As the sun's pale light crept over the top of the distant mountain range, its golden rays charge down the rocky slopes revealing the beauty of the Arizona desert. The backlit shrubs, large solitary rocks, and saguaro cactus all cast their long morning shadows over the uneven terrain, as the bright yellow ball lifts higher into the sky. The previous night's dark blanket retreats backward to its home of origin and waits until later in the day, when the afternoon sun surrenders and darkness unfolds swelling across the landscape in the opposite direction. The morning air hints that it will be another hot day in the valley with no possibility of rain, but it did not bother him. Unaffected by the heat, young 10-year-old Rory with tattered blue jeans, a white t-shirt, and worn Tony Lama cowboy boots swung open the screen door. Leaving the house, he walked across the sandy front yard kicking up small dust clouds as he headed towards the old wooden barn, which stood a hundred feet away. Off to the right of the worn structure, was an equally old corral where his horse, El Paso stood. Rory gave the horse his name. He narrowed his choices down to either Las Cruces the City in New Mexico, or El Paso the City by the Rio Grande in Texas. Two years ago, he and his family drove several hundred miles and retrieved the horse from his uncle who lived in between both desert cities. Since then both boy and horse have been inseparable. El Paso, a large Pinto, with brown and white coloring stood comfortably as usual in the middle of the corral, and slowly chewed on strands of hay he had bitten off from a bale resting in the corner. With his eyes closed and his jaw moving leisurely in a circular motion, the horse stood contently and paid little attention to Rory. When Rory reached the barn, he whistled loudly, and El Paso’s ears alertly perked up. The horse opened his eyes and turned his head in the direction of the high-pitched sound then whinnied in response, while lightly stomping the ground with his front hoof. Fixing his gaze, El Paso attentively watched as his young friend swung open the large barn door and quickly disappeared into the old unpainted wooden building. Alone again and unfazed, El Paso lazily closed his eyes and began chewing. Once inside the barn, an assortment of smells permeated the air from various corners of the weathered structure. To strangers, some of the aromas would have driven them back outside, but they had no effect on the young boy. Rory knew what he wanted and walked directly over to the wall where his lasso hung neatly. He reached up and pulled it off its hook made from an old bent horseshoe. Turning, he strode over to the opposite wall, retrieved an old Stetson, which was his father's when he was a boy and placed it on his head. As usual, the hat fit perfectly. He exited the barn and walked over to the corral, slipping in between the first and second horizontal wooden rails and deposited himself inside the large enclosure with El Paso. “Hey you, how are you doing today,” asked Rory? The horse just stood still, chewing on his hay, with his eyes closed. He never bothered giving a headshake, or even a tail swish. In fact, El Paso did not even acknowledge his young friend's presence, and as usual, El Paso was being El Paso. "Well, good morning to you too." Rory's horse opened his eyes and snorted after hearing his young friend's voice for the second time. The boy just smiled and looked down at his lasso and massaged the rope in his hand. Adjusting the loop, he turned his back on the Pinto and began twirling the rope over his head. When the time was right, Rory released the twirling rope and tried to capture one of the vertical posts, which held up the corral. His attempt failed, so he gathered back the rope in his hands and planted his feet before spinning his arm again in a circular motion. Rotating his wrist at his side, he increased the speed slowly while together he let out the rope until the loop was large enough. However, before he could raise the lasso above his head, El Paso's large head bumped his friend from behind causing Rory to stagger. "Hey what are you doing," said Rory, turning around to face the horse. The Pinto quickly nuzzled his head into Rory's face and snorted. "Stop it," laughed Rory, and then in one swift motion, El Paso grabbed Rory’s Stetson and dropped it to the ground. “I’ve told you before don’t do that, why do you have to act so crazy?” However, all Rory was talking to was the horse’s rump as El Paso sauntered back to the center of the corral. He returned to his normal position, stood still and began chewing the remainder of his hay. “Okay, I see what you're doing, let me get into position.” Rory moved around in the corral and stood about thirty feet away from El Paso. The boy faced his horse and asked, "You ready," but the horse’s eyes remained closed and he never moved. "I don't know why I even ask, of course, you're ready." Rory looked down at the rope and adjusted the loop to make sure it would slide easily through the Honda knot. He began twirling the lasso above his head until the loop was the proper size, and when the moment was perfect Rory released his hold on the twirling lariat. Flawlessly the loop sailed through the air and landed on El Paso’s large head, where it hung loosely around the horse's neck. "Yeah," Rory said with a fist pump, smiling to himself. He walked over to his horse that towered over him and stopped. Standing a foot away from El Paso's nose Rory looked up. "All right, let me have it back." The horse snorted then lowered his head allowing his small friend to reach up and grab the end of the lasso. Of course, Rory always had to jump up at least once to pull the rope completely off El Paso's head. It had taken the boy and his horse nearly six months to perfect their rope trick, but they weren't interested in showing off to anybody. It was their little secret and Rory wanted to keep it that way. Sometimes other boys that Rory knew would come by and make fun of El Paso because the horse never seemed to care or even move from the center of the corral. El Paso would just ignore everyone except his young friend. Rory walked back and took up his original position with El Paso thirty feet away, once again standing quietly. The lasso sailed effortlessly, settled around the horse's neck, and as before, Rory walked up and with large animal's help retrieved the rope. For twenty minutes, they practiced together when unexpectedly Rory heard familiar laughter behind him. He turned, and coming down a small sandy hill towards the corral were Billy Turner, George Brumin, and Hal Edson. “Hey Rory, what are you and your horse up too? Has he moved yet? Every time we see him he stands there and does nothing,” said Billy Turner sarcastically. The other two boys laughed, but Rory and El Paso paid no attention to any of them. Hal Edson, next to chime in said, “Hey Rory, why do you even have a horse? Your horse never goes anywhere. Did you ever ride him at all? I'll bet that he’s never even left the corral." Rory stood his ground, slowly spinning his lasso and El Paso, eyes closed, kept slowly chewing his hay, neither responding to the three young hecklers. George Brumin was the last one to blurt out his insult. “You know Rory, you, and your family could probably get money for that horse over at the packing house. Don’t know how much he’s worth up there, but it’s got to be more than he’s worth just standing here in the middle of your corral.” All three boys glanced at one another then began laughing uncontrollably. "That was a good one George," laughed Hal. Rory stopped spinning his lariat, slowly turned his head, and looked over his shoulder towards the loud mouths. His eyes narrowed as he looked at Billy, George, and Hal, but the three boys were unable to see his stare because Rory's eyes hid undetected under the brim of the Stetson. The young cowboy looked up and could tell his horse's eyes were squinting, also. Now, the horse's ears folded straight back along with short deep whinnies and a few quick snorts. As though calling the final play in the big football game Rory said in a determined and deliberate voice, “Plan A Paso.” The horse, still looking at the three young intruders responded with a head nod and another snort. Rory then backed up and began twirling his lasso slowly at his side. Round and round, he spun the rope until the young cowboy calculated that the loop was the correct size. Moving his arm upwards, he twirled the lariat above his head, and at the precise moment, he let go of the spinning circle. The end of the rope sailed smoothly through the air towards the head, of the large Pinto. Downwards it fell towards El Paso, but as it was about to fall over the horse's large head, he suddenly moved to his right. The rope lightly hit against his large body and fell empty to the ground. "Wow, did you see that," laughed George, along with Billy and Hal. "What happened, what do you think Rory?" The three boys stood outside the corral joking and mimicking Rory's failed attempt, while the young cowboy stared at his horse with a puzzled look. In recent weeks, he had never missed. El Paso closed his eyes ignoring his surroundings and slowly began chewing again. "Look at that the horse is sleeping," laughed Hal. Rory annoyed, pulled the rope back until he held the Honda knot in his hand. He again re-adjusted the loop and quickly began twirling the lasso at his side. When it felt right to Rory, he raised the spinning loop over his head and let it go. Sailing across towards El Paso everything was in perfect position. This time, however, as the rope began to drop on its intended target El Paso moved his head the other way. Just like before the rope, again, fell empty to the ground. Hal, Billy, and George were beside themselves with laughter. The three boys pointed and mocked Rory's roping technique and El Paso's lack of movement. With his shoulders slumped young Rory stood silently, in the middle of the corral, holding the limp rope at his side. "Look at me, I want to be the horse, and you George are the rope, Hal you're Rory," insisted Billy. Hal began twirling his hand above his head, with George standing next to him, while Billy stood several feet away. Hal pretended to release the lasso and George, in slow motion, advanced on Billy. George moved to within several inches of Billy who tilted his head slightly as George continued past his friend and fell to the ground. Instead of lying there, George rolled around in the dirt to the hysterical delight of Hal and Billy. "I want to be the rope," shouted Billy, laughing along with his two friends. Rory stared down at the ground and listened to the ongoing heckling from the three boys. Never raising his head, he slowly gathered the lariat back. When it was all curled and again in his hand, Rory adjusted the size of the loop, and before he began twirling, he looked into El Paso's eyes. "Okay, Paso?"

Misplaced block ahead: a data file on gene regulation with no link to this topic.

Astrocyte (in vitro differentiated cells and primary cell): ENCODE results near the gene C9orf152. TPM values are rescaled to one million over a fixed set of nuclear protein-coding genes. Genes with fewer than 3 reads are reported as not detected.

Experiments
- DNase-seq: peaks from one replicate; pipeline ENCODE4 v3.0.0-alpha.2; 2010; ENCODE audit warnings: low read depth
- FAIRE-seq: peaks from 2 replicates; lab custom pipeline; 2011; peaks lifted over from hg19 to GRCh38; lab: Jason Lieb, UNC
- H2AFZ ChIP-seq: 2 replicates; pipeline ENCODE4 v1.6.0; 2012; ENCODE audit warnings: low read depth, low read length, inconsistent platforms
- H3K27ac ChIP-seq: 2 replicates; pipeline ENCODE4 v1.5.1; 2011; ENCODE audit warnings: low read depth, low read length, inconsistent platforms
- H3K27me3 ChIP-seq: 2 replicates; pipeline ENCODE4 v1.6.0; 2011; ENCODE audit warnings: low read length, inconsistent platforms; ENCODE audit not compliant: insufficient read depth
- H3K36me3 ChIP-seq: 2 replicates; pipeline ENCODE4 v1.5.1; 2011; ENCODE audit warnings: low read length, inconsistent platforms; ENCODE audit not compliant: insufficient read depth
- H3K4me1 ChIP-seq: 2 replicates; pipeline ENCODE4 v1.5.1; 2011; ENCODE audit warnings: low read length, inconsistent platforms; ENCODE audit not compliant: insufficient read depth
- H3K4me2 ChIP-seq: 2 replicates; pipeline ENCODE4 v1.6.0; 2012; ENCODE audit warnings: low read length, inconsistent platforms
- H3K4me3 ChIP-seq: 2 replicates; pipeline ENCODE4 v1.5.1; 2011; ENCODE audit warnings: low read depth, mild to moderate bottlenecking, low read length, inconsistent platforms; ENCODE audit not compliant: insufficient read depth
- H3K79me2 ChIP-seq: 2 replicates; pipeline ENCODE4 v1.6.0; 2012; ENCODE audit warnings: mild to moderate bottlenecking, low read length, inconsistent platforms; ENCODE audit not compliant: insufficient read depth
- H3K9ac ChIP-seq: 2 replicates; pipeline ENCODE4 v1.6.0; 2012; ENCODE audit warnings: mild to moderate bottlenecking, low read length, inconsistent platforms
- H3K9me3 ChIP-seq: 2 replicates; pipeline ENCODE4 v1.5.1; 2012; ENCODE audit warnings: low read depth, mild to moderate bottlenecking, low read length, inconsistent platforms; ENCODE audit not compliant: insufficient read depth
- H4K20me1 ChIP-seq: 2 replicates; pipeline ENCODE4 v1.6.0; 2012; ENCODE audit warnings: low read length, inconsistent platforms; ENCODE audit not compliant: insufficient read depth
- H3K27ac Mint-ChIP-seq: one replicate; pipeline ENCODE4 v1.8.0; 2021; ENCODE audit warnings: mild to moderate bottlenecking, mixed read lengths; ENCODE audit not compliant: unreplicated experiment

Even from several feet away Rory felt the burst of air when El Paso snorted back, shaking his head up and down. He shook the rope, making sure it was resting comfortably in his hand then slowly and deliberately began twirling the lasso at his side. When the loop grew large enough that it almost touched the ground, Rory lifted his arm above his head. Spinning the loop, the young cowboy let out more rope causing it to double in size. It seemed as though Rory was twirling the lasso forever, as he spun it above his head. Billy Turner yelled, “That’s right Rory if I were you I'd keep twirling the rope and nothing more.” Hal and George laughed in agreement. Rory let go of the large circle and effortlessly it went sailing through the air towards El Paso's head. Hal, George, and Billy watched the lasso descend and fall over the Pinto's neck. Yanking as hard as Rory could the rope quickly tightened and El Paso reacted. Suddenly, the horse began shaking his head back and forth, pulling and resisting, kicking his back legs into the air. Deafening whinnies sounded in the wind, and clouds of desert dust grew as the wild horse bucked up and down. El Paso leaped and bounced several times, as though some poor cowboy were on his back attempting to break him in, and as the Pinto soared into the air, his nostrils flared. Noisily he snorted, and the ground shook each time he landed, startling the three young onlookers. El Paso began galloping around the enclosed corral as fast as his legs would move, and when he returned he skidded to a halt, kicking sand all over the three boys, who froze in fear. The three boys stood petrified and wide-eyed. The horse was fiercely excited and made sounds the three boys had never heard before. "Don't look in his eyes," yelled Rory, holding onto the rope as best he could. It was too late El Paso's eyes grew wide with anger as he again began bucking high into the air. He ran to the far side of the corral, then turned, and ran back towards Hal, George, and Billy. In front of the three small boys, the devil horse stood on his rear legs and neighed loudly. When he returned to all fours, he spun around and kicked the corral posts, which sent a vibration throughout the whole enclosure. The noise sent Billy, Hal, and George backward in fear, as Hal stumbled and fell. They had never before seen a horse as dangerous as Rory's. El Paso turned, and George yelled, "Look out Rory!" El Paso ran towards Rory, who simply sidestepped the charging beast as the horse raced by. When he reached the far end of the corral, El Paso skidded to a stop and shook his head from side to side. Turning around the horse stood again on his hind legs stretching as tall as he possibly could. He let out with a loud whinny and again charged straight at Rory. "Behind you, Rory, look out he's a killer," yelled Hal. However, El Paso ran right past Rory and towards Billy, Hal, and George, skidding once again to a halt just feet from the three terrified boys. His eyes were full of fury El Paso stared at the three boys while heavily breathing through his nostrils. Then the horse rose onto his hind legs, whinnied loudly, and descended with a terrible crash within inches of the corral’s barrier. "No, he's going to break through, stop him," yelled George, as he and his two companions scooted back several feet. This time, all three fell over each other in their feeble effort to escape. "We're going to die," screamed Hal. As the three boys lay on the ground their eyes fixed on this crazy horse, each was hoping El Paso would not break through the fence. If he did Billy, George, and Hal, knew they were doomed. Finally, Rory yanked on the rope, and El Paso’s neck pulled back as the horse twisted and fought. The boy, not one to give up kept pulling, but El Paso still resisted. Suddenly there was enough slack in the rope, and the young cowboy quickly threw a loop over the nearest post tying the lariat, which inhibited his horse from running freely. Rory planted his feet and grabbed the tightly stretched rope. He held on to the taut rope, as El Paso attempted to free himself. Moving his head from side-to-side the horse continued snorting and neighing, as the boy pulled on the rope. Carefully, Rory inched his way closer until finally, he stood only a few feet away from El Paso's head. "Careful Rory he's dangerous," yelled George. "He needs to be in the rodeo I've never seen a horse that angry," said Hal. "No one could break that wild horse he's too mean spirited. My father would say, leave him alone he's not meant to be saddled," screamed a frightened Billy. Panting heavily, eyes full of fury, El Paso stood still and slowly began to calm down. Staring down at an approaching Rory, the horse's snorting sounds had finally ceased. The boy held his large Pinto's head in his small hands, as all of the commotions had ended. Rory and El Paso looked over at the Billy, Hal, and George, who were all standing several feet from the corral. Breathing heavily from fear and unable to speak there was a look of disbelief on the faces of the three boys at what they had just witnessed. "Let's get out of here that horse almost killed us," cried George Brumin, turning and running away. "I'm going to tell my dad," said Hal Edson, as he and Billy Turner also turned and ran. Running over the small hill, the three boys disappeared, from sight. Rory and his horse stared until they were sure the Billy, Hal, and George were gone, "Okay Paso, give me your head," said Rory reaching high up to take the rope. El Paso gently lowered his head so his small friend could jump up and remove the lasso. Once the rope was off the horse's head, Rory started walking towards the other end of the rope he had tied around the post, and El Paso followed closely behind. Walking casually across the corral, the boy, and his horse reached the post, and Rory began unraveling the rope. As he untied the rope, El Paso reached over, grabbed Rory's Stetson off his head, and dropped it to the ground. “Hey, what did I tell you why did you do that? I didn’t think I was that rough with the rope. You do know Paso you were crazy out there and sure scared the heck out of those three. Wait till they get home, they’re going to tell everybody you are one crazy horse," said Rory, smiling and rubbing his horse's chin. "Paso you and I know different, don't we boy.” Rory reached up, put his hands on his horse's nose, and rubbed it as El Paso snorted. Suddenly El Paso showed his teeth as though smiling and gently he pushed Rory backward. "Okay you don't have to push, I've got one," said Rory smiling back at his horse. The boy reached into his pocket and pulled out an apple, and held it in his open hand. Gently El Paso lifted it into his mouth, slowly turned around, and walked away. As Rory headed back to the barn, he turned and looked at his horse that again was standing in the middle of the corral. With his eyes closed, El Paso slowly began chewing the apple, which his small friend gave him.